British terror suspect arrested at airport
AMSTERDAM | Dutch police on Sunday arrested a British man of Somali ancestry at Amsterdam’s Schiphol airport for possible links to a terrorist group, a spokesman for the Dutch prosecutors said.
The man was arrested after flying in from Liverpool, England, and before he flew out to Uganda, prosecutors’ spokesman Evert Boerstra said, without specifying what terror group was involved. His name and age have not been released.
“He was arrested on the tip-off from British authorities,” Mr. Boerstra told the Associated Press.
Dutch state broadcaster NOS reported that the suspect is allegedly linked to Somalia’s most dangerous militant group, al-Shabab, which has claimed responsibility for suicide bombing attacks at U.N. facilities and other targets, including July attacks in Uganda’s capital during the World Cup final that killed 76 people.
Al-Shabab said those blasts were in retaliation for civilian deaths caused by African Union troops in the Somali capital, Mogadishu, and the group has called for Uganda to withdraw its peacekeeping forces from Somalia.
Pope beatifies convert at end of British visit
The pope told 55,000 pilgrims gathered in a park in Birmingham, central England, that Cardinal John Henry Newman was a man of “outstanding holiness” whose teachings were as relevant today as they were more than a century ago.
The beatification Mass - elevating the cardinal toward sainthood - was the crowning moment of a four-day trip that the Vatican hailed as a “spiritual success”.
In a recurrent theme of the visit, the pope on Sunday again condemned the abuse of children by Catholic priests, telling a meeting of British bishops it “seriously undermines the moral credibility of Church leaders.”
On Saturday, he expressed shame at the “unspeakable crimes” committed by pedophile priests and said in a homily at Westminster Cathedral they had brought “shame and humiliation” on the Church and caused “immense suffering.”
He also met with five victims of sexual abuse and told them of his “shame” and “deep sorrow.”
The pope also has used his visit to warn of “aggressive secularism” in an increasingly multicultural Britain, prompting Prime Minister David Cameron to thank him in a farewell address for making people “sit up and think.”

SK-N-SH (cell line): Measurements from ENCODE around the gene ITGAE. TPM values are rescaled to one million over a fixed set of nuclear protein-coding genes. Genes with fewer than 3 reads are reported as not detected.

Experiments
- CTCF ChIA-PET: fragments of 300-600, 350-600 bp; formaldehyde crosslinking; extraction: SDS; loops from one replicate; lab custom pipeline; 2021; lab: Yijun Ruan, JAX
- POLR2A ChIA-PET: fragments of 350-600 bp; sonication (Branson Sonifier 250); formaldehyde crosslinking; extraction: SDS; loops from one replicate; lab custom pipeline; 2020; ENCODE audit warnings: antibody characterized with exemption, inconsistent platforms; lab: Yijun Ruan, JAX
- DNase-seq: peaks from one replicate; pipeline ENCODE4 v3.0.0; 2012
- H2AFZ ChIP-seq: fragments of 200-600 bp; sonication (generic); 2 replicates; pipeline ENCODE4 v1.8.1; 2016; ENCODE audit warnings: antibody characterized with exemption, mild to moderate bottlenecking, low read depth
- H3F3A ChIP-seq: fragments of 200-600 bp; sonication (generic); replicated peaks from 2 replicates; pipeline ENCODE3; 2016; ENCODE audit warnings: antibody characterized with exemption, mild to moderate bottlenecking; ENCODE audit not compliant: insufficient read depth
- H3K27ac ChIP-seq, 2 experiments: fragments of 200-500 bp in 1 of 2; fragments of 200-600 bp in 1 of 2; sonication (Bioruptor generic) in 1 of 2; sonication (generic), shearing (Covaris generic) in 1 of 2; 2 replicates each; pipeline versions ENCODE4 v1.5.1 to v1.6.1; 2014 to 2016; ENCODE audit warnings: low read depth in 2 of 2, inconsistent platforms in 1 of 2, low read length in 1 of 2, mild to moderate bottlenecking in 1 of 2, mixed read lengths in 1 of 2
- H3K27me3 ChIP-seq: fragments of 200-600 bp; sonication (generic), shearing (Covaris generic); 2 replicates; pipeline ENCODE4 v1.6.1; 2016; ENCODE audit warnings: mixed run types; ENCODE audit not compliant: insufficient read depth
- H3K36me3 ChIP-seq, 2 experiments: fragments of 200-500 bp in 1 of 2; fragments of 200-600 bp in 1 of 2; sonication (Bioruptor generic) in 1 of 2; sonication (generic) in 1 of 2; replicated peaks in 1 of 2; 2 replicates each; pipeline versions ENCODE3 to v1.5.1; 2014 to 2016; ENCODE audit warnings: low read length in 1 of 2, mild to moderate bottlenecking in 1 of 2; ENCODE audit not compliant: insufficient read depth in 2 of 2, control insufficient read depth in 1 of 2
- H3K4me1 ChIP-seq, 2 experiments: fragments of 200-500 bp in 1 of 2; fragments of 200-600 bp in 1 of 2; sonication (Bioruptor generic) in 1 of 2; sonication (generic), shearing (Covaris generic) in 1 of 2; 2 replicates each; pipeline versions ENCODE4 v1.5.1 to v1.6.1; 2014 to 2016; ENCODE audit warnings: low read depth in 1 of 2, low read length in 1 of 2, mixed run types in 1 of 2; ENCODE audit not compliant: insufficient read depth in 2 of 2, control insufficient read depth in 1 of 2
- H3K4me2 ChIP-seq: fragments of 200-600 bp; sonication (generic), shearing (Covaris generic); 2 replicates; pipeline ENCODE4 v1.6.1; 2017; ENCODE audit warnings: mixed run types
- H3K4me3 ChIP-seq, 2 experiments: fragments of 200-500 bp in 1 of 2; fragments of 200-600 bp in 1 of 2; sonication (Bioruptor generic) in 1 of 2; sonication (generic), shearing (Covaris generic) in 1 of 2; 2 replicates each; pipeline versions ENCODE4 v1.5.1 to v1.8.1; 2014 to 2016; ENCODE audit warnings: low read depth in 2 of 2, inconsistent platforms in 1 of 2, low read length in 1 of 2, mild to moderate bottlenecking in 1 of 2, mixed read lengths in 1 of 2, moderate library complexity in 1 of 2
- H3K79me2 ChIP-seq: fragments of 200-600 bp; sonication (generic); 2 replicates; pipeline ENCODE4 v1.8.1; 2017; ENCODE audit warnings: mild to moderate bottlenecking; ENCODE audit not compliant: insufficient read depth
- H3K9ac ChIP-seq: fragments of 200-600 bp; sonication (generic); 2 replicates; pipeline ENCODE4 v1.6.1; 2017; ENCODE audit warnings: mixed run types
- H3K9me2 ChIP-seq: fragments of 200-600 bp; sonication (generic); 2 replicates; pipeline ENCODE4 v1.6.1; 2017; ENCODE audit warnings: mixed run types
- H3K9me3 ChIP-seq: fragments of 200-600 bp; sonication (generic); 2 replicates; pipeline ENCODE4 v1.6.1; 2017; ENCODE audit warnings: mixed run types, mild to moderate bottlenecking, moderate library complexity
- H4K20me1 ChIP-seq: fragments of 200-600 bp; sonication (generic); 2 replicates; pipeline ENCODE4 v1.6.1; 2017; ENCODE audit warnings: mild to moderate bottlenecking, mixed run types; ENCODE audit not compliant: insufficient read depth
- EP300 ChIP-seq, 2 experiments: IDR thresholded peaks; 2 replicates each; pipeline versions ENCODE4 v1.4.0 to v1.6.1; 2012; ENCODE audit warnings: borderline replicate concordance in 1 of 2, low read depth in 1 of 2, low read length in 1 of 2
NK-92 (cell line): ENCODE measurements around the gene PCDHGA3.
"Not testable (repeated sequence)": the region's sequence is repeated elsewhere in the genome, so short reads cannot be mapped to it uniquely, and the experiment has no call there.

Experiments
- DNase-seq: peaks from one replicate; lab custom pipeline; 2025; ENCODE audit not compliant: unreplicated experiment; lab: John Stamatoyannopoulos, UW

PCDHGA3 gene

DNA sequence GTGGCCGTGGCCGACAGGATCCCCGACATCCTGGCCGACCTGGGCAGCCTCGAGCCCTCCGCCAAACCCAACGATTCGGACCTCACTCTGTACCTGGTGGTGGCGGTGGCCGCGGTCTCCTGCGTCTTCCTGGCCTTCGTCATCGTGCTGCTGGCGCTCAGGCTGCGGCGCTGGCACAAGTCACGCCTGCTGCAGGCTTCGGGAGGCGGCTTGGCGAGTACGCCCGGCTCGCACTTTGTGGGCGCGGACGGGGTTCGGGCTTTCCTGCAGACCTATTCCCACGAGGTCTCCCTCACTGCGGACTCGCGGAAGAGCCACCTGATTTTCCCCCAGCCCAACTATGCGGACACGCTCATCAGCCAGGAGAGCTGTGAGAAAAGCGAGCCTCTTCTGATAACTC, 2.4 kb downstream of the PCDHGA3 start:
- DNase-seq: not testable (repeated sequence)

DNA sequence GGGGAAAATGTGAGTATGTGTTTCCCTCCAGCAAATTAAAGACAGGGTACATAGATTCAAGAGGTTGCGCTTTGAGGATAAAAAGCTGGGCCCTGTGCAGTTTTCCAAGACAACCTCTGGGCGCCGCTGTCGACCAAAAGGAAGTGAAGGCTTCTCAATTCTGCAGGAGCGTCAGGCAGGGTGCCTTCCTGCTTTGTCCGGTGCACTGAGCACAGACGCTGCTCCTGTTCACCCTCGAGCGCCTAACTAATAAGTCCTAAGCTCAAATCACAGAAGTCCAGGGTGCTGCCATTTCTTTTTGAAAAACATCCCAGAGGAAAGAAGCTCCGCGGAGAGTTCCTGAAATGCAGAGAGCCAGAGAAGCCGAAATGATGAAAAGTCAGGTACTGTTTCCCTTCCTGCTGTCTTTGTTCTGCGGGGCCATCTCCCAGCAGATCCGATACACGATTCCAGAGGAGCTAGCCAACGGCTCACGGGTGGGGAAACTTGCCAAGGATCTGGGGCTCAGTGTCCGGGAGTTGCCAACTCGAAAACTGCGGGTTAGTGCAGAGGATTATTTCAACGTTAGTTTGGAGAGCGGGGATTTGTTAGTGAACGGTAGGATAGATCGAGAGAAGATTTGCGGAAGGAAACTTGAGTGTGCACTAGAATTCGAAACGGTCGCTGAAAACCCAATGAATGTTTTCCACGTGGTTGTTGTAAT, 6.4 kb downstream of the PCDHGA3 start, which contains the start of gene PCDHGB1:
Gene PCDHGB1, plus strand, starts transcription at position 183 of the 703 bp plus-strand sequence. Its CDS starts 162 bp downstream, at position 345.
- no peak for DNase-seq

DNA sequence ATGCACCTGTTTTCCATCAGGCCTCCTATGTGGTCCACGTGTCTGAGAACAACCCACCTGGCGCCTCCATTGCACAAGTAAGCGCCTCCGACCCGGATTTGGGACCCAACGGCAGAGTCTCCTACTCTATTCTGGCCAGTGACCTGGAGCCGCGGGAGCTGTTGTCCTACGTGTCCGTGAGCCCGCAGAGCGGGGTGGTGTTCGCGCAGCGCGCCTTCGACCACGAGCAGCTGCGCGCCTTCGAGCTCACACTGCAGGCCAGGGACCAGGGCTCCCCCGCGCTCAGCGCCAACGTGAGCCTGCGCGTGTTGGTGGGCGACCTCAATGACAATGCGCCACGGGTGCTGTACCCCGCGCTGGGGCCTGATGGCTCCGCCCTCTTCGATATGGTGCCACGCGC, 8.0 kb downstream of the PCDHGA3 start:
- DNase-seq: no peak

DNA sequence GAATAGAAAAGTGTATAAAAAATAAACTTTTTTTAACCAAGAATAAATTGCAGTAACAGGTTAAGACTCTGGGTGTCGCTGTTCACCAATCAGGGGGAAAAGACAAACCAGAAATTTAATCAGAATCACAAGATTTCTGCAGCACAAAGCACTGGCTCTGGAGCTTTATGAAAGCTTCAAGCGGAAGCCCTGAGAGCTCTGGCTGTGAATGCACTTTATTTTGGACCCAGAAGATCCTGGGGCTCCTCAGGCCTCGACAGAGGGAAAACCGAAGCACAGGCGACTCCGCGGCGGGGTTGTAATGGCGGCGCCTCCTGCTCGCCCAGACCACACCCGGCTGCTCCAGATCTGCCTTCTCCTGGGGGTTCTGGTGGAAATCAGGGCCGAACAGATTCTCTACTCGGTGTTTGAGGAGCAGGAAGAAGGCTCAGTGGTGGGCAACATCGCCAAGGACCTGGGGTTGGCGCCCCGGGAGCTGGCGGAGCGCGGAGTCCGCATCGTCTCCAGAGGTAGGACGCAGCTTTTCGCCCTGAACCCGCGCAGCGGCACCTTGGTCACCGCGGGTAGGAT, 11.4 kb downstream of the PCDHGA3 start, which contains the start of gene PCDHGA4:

U.S. vet returns French war flag
PARIS | On the day Paris was liberated from the Nazis in 1944, a young American soldier nabbed a souvenir of epic proportions: He took home the French flag that hung from the Arc de Triomphe, a symbol of the end of four years of struggle and shame.
Six and a half decades later, the aging veteran has given the flag back to the city of Paris.
Officials from Paris City Hall took possession of the 13-yard tricolor flag Saturday in a ceremony in southern France, a step in its unusual journey from New York state back home to Paris. The American veteran remains anonymous, too ashamed to come forward.
French officials have no intention of scolding him: They have only thanks and kind words for him, pointing out that he once risked his life for France.
“I’m infinitely grateful,” Catherine Vieu-Charier, deputy to the mayor of Paris, told the Associated Press.
French historian Christine Levisse-Touze insisted his act couldn’t be considered a theft. “If an American GI wanted to take home a souvenir, I’d say there was nothing reprehensible about that, it’s an act you can easily understand,” said Ms. Levisse-Touze, director of a Paris museum with exhibits on the city’s liberation.
Ms. Levisse-Touze is studying the flag to verify its authenticity, but she said it appears to be the real thing, based on comparisons with archive footage and on the straps used to tie it to the monument. The cotton flag is still in excellent condition and has been carefully preserved.
Paris firefighters in the Resistance hung the flag on the Arc de Triomphe on Aug. 25, 1944. After Gen. Philippe Leclerc’s 2nd Armored Division, backed by the Americans, rolled into Paris, the occupiers surrendered, ignoring Hitler’s order to demolish much of the city.
The flag quickly disappeared, and its absence was barely noticed during the tumult. Ms. Levisse-Touze believes a different, larger French flag was hanging under the Arc de Triomphe the next day, when Gen. Charles de Gaulle led a victory parade down the Champs-Elysees.